By Michael Tetreault, Editor-in-Chief
One of our favorite stories over the past few months has surprisingly been our physician-focused series entitled Dear Doctors … 10 Things I’d tell you over coffee
To our delight, many of you have shared with us how helpful these nuggets of wisdom have been for you and added more helpful and unique tips you want shared with your colleagues. So, in response to your emails, written notes and even voice mail requests, here are some additional tips we thought you, our Physician readers would want to hear from your colleagues.
So, 10 MORE Things I’d tell you over Coffee– a sequel of sorts.
- A little encouragement [to a Patient] goes a long way. But, a handwritten note goes further, faster and lasts longer.
- The data supporting one simple, unsolicited, seemingly insignificant piece of paper with a stamp and an envelope could change everything between you and your Patient(s) … and forever cement the relationship you want between Patient-and-Physician. Try writing one thank you note or handwritten note to one Patient per week and see what happens? It will only cost the $.055 cents!
- MARRIAGE COUNSELING IS CHEAPER THAN A DIVORCE.
- One Physician we interviewed on The DocPreneur Leadership Podcast recently shared a personal story about her struggle with seeing a psychologist. More specifically, the psychologists diagnosis, her personal observations and even more personal solutions were difficult to swallow for the M.D. being treated as a Patient for once. “It was really difficult for me to accept the Psychologists advice due to my own bias, fatigue, background, education and training,” she says. “Eventually, months later I overcame those feelings and it’s been helpful to see things about myself that I always knew we’re there but I just couldn’t move past.”
- No one wants to know or learn how to change a flat tire until it’s too late.
- The same things happens in healthcare when we talk to a Patient about their diet, exercise and nutrition.
- IF YOU COME BACK FROM A TWO WEEK VACATION AND BY 11AM on MONDAY IT FEELS LIKE YOU WERE NEVER ON VACATION … THE PROBLEM ISN’T SOLVED WITH ANOTHER VACATION. HOW YOU SPEND YOUR TIME “on” WILL HELP YOU ENJOY YOUR TIME “off”.
- Living as though you have unlimited energy is a great way to deplete all your remaining energy, even if you’re currently working as a Concierge Doctor or in a Direct Primary Care practice.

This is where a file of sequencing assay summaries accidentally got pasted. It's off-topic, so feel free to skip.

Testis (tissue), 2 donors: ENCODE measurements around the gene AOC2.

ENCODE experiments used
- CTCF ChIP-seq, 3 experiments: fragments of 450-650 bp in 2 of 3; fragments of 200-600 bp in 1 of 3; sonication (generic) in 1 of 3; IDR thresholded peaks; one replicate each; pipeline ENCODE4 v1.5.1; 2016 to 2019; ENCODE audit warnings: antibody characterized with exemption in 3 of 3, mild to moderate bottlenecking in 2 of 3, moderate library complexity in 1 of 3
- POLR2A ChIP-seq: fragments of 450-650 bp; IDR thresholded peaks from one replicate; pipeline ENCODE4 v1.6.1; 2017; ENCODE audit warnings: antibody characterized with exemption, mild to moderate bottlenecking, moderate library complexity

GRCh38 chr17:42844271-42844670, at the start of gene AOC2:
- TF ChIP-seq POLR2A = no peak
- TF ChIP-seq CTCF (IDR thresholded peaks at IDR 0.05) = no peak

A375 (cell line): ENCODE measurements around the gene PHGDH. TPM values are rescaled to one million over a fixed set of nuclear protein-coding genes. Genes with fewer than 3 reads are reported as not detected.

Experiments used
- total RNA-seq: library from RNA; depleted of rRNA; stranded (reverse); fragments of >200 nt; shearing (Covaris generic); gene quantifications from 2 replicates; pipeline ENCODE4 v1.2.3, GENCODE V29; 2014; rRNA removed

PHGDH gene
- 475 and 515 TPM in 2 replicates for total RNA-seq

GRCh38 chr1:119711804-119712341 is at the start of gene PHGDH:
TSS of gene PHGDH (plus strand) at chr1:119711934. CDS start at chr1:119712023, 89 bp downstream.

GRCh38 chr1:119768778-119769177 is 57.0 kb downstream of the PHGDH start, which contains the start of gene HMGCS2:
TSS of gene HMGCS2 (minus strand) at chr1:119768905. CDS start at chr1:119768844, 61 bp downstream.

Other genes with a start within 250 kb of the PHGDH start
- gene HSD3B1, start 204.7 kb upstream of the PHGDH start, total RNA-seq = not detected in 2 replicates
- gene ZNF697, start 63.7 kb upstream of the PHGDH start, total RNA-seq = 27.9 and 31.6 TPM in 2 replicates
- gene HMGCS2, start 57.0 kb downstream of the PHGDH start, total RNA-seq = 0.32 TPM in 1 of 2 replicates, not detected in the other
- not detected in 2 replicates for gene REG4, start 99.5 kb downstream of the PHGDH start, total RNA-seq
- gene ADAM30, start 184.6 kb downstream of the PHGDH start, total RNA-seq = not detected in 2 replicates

- WORD OF MOUTH PATIENT REFERRALS DON’T HAPPEN BECAUSE I AM ‘JUST A LITTLE NICE …’
- Your Patients adore you. They do. But they need to see it, hear it and feel it from you. It’s hard to reach people who don’t know you, like you or trust you and the data over the past decade about the trust between a Patient and the Physician is eroding at an alarming pace. Doctors in-general have a reputation in the public that let’s be honest, isn’t good. Customer “No Service”, timeliness and temperament are a big part of that annual erosion. Most Physicians say repeatedly that the number one way they grow their medical practice, patient panel, etc., is by word of mouth/patient referral. But this doesn’t happen by accident. It doesn’t simply happen because you were nice to the last patient of the day but ran behind schedule all week. There’s truth in the statement you’ve heard me say “Patients who feel appreciated will always do more than is expected.” I say all of this to say that the data supporting one simple, unsolicited, seemingly insignificant piece of paper could change everything between you and your Patient(s) and forever cement the relationship between the Patient-Physician.
Don’t hire someone just to fill an immediate need. Find Friendlier Staff!
- Experts say ‘A warm body is not better than nobody.’ Really?! That’s what experts say?!
- Example: When a Patient walks in the door, I’ve noticed time after time, they naturally drift towards the staff member who is smiling and appears the most friendly. We need friendlier staff. So, choose, hire and train your staff carefully and with hospitality in mind.
- READ BOOKS OUTSIDE YOUR AREA OF EXPERTISE TO GET VALUABLE PERSPECTIVE(S)
- Rarely, if ever, have these words been said from an exam room by a Physician: “I have a new vision for growing the practice!”